Found in a copy of The Romantic Movement in French Literature - Traced By a Series of Texts (C.U.P. 1924) this obituary of A.A. Tilley by his co-author H.F. Stewart - also a distinguished Cambridge academic and francophile, but so far rather neglected on the web. It appeared in The Cambridge Review 6/3/1943. It is a model of its kind and gives a glimpse into a vanished world..
Arthur Augustus Tilley - December 1, 1851 - December 4, 1942.No one who visited Arthur Tilley in the evening of his long life but must have felt himself standing on hallowed ground, in the presence of a veteran who, having fulfilled his course, was quietly, serenely, awaiting his call. "Le vent de l'éternité le frappait au front." Not that there was anything pietistic about his conversation. He would speak with grave simplicity of things deep and high, and pass easily to current events upon which he commented with shrewdness and vigour, or to the sometimes affectionate, sometimes caustic, review of men and their doings in the past. And what a range, and how varied, his memory covered! He was the favourite nephew of Anthony Trollope, whom as a boy he adored and as a mature critic he greatly admired. He had known everyone worth knowing i the University for 70 years, and his recollections were sometimes starling. A propos of a picture card of the Puy de Dôme he said to me the last time I saw him, "I took Bradshaw up there; I shouldn't have done so if I had known his heart was bad."
That must have been during the Librarian's last trip abroad in 1884, the year after Tilley exchanged the leisure of a briefness barrister for the business of a college officer. He had graduated in 1875 as second classic, between Peskett of Magdalene and James Gow of Trinity. Next year he was elected Fellow of King's and left Cambridge for London and the Bar. Then after seven years' absence (the only absence of all his career) he returned to King's as Junior Tutor, and after another seven years became a college Lecturer. It is important to note that his lectureship was in classics, for it is in French literature and history that he earned his high reputation. He could not have handled Rabelais and Montaigne and the great men of 17th century, nor indeed those of the 19th, with such consummate mastery, if he had not his feet planted on a firm basis of humane letters. He changed the subject of his lectureship from classics to modern languages in 1894, but he continued examining in the classical tripos until 1898.
Tilley will be best remembered as the historian of the French Renaissance, its literature, art, and architecture; but his interest was by no means confined to that period. His book From Montaigne to Moliere, his studies on the Great Comedian, on Racine, Mme. de Sévigné, Saint Simon, are all of first-rate quail it and importance, while his work on the Romantic School has approved itself to generations of young students. And not only to the young. I remember the excitement of Friedrich von Hügel over Tilley's Selections from Sainte-Beuve, and the Baron's eager desire to meet their author.
Without claiming to be an expert on Old French (though he had examined in Provençal), Tilley had a grasp of the whole range of things French: witness his complete editorship, with the help of a band of experts, home and foreign, of the two volumes entitled Mediaeval and Modern France. Manchester University saluted his erudition by a doctorate honoris causa in 1919.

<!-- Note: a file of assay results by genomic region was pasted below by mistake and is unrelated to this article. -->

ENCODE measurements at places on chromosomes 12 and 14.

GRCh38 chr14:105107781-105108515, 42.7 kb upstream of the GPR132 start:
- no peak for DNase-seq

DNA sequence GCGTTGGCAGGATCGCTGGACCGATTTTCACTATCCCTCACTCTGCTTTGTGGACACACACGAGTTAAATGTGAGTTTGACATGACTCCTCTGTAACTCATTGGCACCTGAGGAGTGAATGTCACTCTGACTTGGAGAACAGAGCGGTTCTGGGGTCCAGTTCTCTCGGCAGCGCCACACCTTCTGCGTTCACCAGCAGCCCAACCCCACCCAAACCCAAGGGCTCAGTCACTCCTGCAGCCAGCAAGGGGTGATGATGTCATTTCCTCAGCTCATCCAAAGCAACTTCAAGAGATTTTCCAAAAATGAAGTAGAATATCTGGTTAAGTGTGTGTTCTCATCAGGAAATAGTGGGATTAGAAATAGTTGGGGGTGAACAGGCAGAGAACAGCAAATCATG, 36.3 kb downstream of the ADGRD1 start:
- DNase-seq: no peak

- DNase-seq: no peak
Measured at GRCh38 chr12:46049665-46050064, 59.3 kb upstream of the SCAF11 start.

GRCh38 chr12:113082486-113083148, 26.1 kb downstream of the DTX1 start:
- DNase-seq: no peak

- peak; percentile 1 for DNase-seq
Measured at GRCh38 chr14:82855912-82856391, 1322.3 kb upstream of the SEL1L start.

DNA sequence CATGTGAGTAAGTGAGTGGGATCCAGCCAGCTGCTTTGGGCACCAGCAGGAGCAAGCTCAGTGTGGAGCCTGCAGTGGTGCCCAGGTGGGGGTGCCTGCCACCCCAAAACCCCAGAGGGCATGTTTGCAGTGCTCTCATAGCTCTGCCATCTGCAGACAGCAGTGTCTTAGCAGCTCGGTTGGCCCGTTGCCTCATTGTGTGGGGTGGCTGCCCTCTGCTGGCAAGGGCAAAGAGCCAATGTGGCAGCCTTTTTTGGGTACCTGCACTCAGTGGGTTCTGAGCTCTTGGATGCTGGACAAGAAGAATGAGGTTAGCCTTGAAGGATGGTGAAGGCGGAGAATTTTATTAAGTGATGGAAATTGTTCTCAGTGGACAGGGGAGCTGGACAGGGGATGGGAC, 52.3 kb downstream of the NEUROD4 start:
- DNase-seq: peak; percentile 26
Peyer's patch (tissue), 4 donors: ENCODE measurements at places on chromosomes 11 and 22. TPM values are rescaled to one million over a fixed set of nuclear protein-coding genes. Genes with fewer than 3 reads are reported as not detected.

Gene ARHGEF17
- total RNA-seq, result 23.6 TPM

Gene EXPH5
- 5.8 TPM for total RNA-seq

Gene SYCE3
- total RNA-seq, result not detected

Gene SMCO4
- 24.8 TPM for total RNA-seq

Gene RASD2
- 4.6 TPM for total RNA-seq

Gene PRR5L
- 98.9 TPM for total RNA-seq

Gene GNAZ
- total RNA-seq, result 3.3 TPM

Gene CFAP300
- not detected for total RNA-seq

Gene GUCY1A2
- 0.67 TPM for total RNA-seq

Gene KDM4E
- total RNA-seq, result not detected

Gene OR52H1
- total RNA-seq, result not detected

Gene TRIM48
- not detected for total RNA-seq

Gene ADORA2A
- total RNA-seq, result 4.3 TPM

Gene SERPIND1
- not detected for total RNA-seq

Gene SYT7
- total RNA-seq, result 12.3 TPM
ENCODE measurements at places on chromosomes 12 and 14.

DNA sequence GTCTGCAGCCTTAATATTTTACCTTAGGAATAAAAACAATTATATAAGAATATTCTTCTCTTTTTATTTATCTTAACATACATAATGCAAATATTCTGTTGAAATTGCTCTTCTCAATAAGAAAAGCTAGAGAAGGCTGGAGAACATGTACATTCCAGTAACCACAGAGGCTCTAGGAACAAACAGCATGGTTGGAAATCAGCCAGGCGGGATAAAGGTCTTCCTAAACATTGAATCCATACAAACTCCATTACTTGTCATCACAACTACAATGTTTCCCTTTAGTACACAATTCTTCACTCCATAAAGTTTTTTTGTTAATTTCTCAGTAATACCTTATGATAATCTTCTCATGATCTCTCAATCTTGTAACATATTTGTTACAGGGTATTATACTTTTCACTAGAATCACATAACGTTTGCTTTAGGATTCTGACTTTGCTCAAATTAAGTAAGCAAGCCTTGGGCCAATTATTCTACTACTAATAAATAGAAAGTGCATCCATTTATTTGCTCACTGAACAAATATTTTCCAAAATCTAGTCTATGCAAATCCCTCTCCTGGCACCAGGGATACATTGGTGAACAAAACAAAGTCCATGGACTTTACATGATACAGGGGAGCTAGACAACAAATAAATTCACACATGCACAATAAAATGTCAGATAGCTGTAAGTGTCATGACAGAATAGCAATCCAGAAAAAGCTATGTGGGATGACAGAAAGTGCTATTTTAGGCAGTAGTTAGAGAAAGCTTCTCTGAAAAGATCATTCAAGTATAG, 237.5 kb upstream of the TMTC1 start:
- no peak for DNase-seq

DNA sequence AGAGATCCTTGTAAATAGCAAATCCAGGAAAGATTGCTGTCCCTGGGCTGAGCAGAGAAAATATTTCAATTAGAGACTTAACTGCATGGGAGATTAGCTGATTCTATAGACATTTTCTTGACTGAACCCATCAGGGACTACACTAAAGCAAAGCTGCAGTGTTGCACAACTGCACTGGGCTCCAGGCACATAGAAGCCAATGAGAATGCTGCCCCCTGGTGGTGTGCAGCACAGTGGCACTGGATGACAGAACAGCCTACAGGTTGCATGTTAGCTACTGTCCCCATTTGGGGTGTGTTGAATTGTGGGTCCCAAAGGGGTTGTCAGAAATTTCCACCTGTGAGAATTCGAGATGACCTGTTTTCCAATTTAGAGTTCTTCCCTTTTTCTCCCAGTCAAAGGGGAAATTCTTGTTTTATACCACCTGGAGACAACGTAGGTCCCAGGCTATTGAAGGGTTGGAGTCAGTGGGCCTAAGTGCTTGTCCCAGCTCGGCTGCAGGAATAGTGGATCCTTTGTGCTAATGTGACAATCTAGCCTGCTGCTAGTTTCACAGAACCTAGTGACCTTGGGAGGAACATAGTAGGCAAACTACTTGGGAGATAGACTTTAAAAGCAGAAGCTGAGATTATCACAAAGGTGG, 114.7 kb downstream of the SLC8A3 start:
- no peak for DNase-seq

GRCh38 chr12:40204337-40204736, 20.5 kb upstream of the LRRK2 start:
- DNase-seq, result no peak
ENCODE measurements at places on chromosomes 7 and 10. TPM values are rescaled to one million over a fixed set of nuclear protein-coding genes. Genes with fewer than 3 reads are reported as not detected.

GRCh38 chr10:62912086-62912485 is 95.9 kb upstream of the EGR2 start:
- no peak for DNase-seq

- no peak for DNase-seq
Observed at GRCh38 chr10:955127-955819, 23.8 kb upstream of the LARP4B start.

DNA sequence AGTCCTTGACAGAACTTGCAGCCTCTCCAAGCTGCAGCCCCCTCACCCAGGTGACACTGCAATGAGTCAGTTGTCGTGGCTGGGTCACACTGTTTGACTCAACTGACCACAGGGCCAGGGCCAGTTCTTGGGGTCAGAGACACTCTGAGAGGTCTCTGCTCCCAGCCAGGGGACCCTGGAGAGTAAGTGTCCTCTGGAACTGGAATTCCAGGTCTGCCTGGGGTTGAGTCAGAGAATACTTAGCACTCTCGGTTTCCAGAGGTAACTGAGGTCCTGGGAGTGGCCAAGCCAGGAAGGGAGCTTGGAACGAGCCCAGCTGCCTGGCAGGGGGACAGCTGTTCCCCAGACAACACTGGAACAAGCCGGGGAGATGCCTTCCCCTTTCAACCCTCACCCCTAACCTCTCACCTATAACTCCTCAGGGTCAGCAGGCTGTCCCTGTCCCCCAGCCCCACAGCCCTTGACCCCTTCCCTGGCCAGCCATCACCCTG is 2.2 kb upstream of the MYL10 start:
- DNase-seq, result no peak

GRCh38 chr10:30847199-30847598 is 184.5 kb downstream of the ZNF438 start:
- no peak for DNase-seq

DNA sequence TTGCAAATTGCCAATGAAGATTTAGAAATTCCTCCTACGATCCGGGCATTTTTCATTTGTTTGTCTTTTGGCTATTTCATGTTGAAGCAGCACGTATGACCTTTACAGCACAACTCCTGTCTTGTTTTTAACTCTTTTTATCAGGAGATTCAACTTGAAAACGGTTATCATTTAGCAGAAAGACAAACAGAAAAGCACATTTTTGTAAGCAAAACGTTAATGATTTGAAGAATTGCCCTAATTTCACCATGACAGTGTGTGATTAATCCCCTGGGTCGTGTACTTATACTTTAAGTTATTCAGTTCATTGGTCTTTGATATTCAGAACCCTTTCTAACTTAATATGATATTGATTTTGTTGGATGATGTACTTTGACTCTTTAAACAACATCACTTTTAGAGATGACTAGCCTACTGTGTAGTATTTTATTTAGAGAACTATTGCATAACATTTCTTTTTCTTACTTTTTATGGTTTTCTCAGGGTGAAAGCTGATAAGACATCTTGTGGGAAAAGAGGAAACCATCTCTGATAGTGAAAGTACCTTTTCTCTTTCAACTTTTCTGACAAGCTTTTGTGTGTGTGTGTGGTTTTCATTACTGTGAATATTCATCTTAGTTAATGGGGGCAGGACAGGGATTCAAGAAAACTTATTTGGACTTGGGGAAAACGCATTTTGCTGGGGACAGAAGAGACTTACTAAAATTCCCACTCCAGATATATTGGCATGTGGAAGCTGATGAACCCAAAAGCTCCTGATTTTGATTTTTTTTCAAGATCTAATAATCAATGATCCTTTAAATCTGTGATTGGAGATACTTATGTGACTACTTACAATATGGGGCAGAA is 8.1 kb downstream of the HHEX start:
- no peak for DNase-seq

Briefly, his affection for France was as sincere as his loyalty to Britain, to King's, to Eton (he was Newcastle Scholar in 1871); and the dreadful month of May, 1940, tried him as sorely as any one on this side of the Channel. But he was an optimist, and he never lost faith in the final recovery of the lovely and loveable land to which he devoted his great learning and his unremitting diligence.
His knowledge of the language was complete, his writing of it correct and elegant; but he never took the rouble to master the pronunciation, and he was satisfied to speak French, as he said, like an English gentleman.
As you would expect in a scholar of his calibre, his literary taste was impeccable; there was probably no one in Cambridge whose critical appreciation was purer. Beauty in all its forms appealed to him, and he tok especial delight in his garden even when his eyesight failed (about 1937) he knew and could point out where his favourites were in bloom. That failure of sight was a grievous trail, but he bore it with the same fortitude as he showed under the attacks of headache and neuralgia which had seriously hampered his earlier years. Fortunately he had at call a reader in his wife, whose devolution in this and in other respects was a reflection of his own loyalty and patience. He had married Miss Margaret Clutton-Brock in 1894, and the only cloud on their their partnership of half a century was the loss of their gallant only son. John Tilley was entered for King's but he went straight from Marlborough into the Norfolks and was killed, a captain, near Arras on November 28, 1916.
I could continue in a vein of eulogy for more space than the Review can offer me, and I must content myself with offering to Arthur Tiller's friends, his widow and daughters, a sprig of rosemary, "That's for remembrance, pray, love, remember."